We are halfway through the week. As we read in the
Gospel today during Morning Prayer, things are
getting tense for Jesus.
On Monday after Palm Sunday, he went to the Temple,
chasing the commercial vendors out of the Temple
On Tuesday, Jesus was teaching again.
Unsurprisingly, the parables proved problematic for
the theologians and professors of his day.
Today, Wednesday, Jesus offers his longest and final
parable in the Gospel of Mark. His teaching is
truth: he tells the story about how God longs for
all of us— for you and for me— to be planted in the
vineyard. Jesus was sent so all would know that they
1Then he began to speak to them in parables. "A
man planted a vineyard, put a fence around it, dug a
pit for the wine press, and built a watchtower; then
he leased it to tenants and went to another country.
2When the season came, he sent a slave to the
tenants to collect from them his share of the
produce of the vineyard. 3But they seized him, and
beat him, and sent him away empty-handed. 4And again
he sent another slave to them; this one they beat
over the head and insulted. 5Then he sent another
and that one they killed. And so it was with many
others; some they beat, and others they killed. 6He
had still one other, a beloved son. Finally he sent
him to them, saying, 'They will respect my son.'
7But those tenants said to one another, 'This is the
heir; come, let us kill him, and the inheritance
will be ours.' 8So they seized him, killed him, and
threw him out of the vineyard.9What then will the
owner of the vineyard do? He will come and destroy
the tenants and give the vineyard to others. 10Have
you not read this scripture: 'The stone that the
builders rejected has become the cornerstone;11this
was the Lord's doing, and it is amazing in our
Mark told stories so they could easily be
understood. Deciphering the allegories of this
particularly narrative is relatively simple: God is
the vineyard owner; the tenants are the present
religious leaders; the beloved Son is Jesus; and the
earlier servants are the prophets, including
(probably) John the Baptist. Framing the passion
narrative, this narrative ultimately explains: why
God sent Jesus and the prophets before him: [an
invite us to turn around, to work toward justice and
peace]; what will happen to Jesus [to be falsely
accused and to be put on death row for a crime he
didn’t do]; who will bring this evil about
[pastors—respected clergy who pound pulpits on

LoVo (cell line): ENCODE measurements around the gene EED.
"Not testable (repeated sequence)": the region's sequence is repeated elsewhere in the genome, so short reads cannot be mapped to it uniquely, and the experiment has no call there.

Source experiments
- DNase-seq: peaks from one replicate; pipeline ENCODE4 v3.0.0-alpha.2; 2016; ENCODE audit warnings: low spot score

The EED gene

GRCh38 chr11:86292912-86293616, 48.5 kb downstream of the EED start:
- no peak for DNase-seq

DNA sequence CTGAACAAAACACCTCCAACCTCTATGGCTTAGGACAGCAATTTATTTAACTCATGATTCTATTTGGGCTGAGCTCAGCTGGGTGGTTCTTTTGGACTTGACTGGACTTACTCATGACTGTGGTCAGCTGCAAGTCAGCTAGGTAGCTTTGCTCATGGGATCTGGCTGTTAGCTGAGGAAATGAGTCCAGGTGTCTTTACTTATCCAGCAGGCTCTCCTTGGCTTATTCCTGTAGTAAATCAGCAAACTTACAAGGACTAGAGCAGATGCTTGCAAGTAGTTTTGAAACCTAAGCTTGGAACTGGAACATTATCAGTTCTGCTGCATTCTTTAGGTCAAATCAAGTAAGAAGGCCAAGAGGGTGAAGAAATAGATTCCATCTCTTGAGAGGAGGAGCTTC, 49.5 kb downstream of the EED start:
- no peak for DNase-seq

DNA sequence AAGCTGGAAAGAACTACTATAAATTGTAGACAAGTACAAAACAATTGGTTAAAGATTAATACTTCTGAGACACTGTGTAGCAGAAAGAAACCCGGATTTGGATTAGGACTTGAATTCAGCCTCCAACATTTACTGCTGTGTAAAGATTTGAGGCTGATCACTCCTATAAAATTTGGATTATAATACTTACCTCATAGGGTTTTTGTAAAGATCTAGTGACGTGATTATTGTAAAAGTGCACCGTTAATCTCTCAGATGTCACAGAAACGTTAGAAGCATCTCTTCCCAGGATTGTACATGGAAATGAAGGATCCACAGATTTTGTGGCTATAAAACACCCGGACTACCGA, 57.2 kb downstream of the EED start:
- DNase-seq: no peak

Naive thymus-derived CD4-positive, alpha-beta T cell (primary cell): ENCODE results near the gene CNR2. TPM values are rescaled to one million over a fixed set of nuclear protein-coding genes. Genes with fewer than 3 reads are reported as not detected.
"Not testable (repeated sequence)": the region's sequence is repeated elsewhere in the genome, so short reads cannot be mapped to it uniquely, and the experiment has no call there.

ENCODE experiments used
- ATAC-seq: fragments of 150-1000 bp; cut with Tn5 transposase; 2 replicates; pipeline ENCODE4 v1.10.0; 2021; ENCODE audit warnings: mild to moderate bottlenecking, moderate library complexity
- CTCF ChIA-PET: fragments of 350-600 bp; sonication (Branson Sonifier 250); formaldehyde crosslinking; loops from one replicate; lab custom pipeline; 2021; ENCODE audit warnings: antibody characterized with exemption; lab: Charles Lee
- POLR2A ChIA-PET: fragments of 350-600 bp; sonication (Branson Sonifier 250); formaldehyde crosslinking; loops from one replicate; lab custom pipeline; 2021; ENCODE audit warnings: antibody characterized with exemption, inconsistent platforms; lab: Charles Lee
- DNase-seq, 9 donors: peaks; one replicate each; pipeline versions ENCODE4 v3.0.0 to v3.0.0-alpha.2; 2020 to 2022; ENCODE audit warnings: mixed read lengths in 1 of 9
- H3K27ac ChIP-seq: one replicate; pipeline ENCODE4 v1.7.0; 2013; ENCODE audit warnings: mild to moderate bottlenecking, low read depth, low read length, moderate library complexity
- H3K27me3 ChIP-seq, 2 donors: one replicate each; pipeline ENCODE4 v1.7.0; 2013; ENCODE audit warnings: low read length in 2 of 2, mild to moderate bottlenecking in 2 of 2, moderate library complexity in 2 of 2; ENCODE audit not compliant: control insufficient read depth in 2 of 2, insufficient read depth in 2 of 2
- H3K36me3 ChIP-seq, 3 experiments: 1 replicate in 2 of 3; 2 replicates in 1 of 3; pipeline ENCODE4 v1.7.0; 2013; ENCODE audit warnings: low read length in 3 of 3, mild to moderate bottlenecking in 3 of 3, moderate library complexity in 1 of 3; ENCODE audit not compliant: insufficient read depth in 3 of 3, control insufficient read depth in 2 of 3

Sundays]; and what the failure of this last chance
to repent will mean [to remain hateful will only
prevent the presence of God to be noticed by our
Jesus was hospitable.
Perhaps, too hospitable for some.
The shadow of the cross is growing larger by the
Thursday will come and we’ll say, “Not just my feet,
but my head as well.”
Then, it will be Friday. Do I need to say anymore
so, let’s not rush.
Instead, let’s use this time to attend to the text and listen to the
questions it asks of us.
Let us listen to the text, to hear God’s voice calling us to return
to the way of Love.
Let us tune into this call to inclusion: a call to rid ourselves of
dictating doctrines that determine who is “in” and who is “out.”
Note about the picture: This picture is of the quote in
Rev. Bruce Allison's book Links. If you would like
a digital version of this beloved classic, please email
Let us hear the text not as one about a God who takes pleasure in
drenching tenants with destruction, but rather, gain a glimpse of a
God who wants everyone in the vineyard.
May we, as articulated by the Reverend Bruce Allison, come to know
on this Wednesday of Holy Week, as we stand in the vineyard and
nearing the end of our travels, that “Our deepest joy and our
greatest satisfaction comes from what unites us to all people, the
love of God for us and for everyone. And it is that, too, which
reveals more and more of who we are meant to be.”
Amidst the procession to the gallows of Good Friday, love continues
to pave the way. Soon we’ll receive a new commandment. Soon we will
be asked, “Whose feet are you going to wash?”
Soon, we’ll be sent to love until the end…
[Adam Quine, First Presbyterian Church of Lincoln]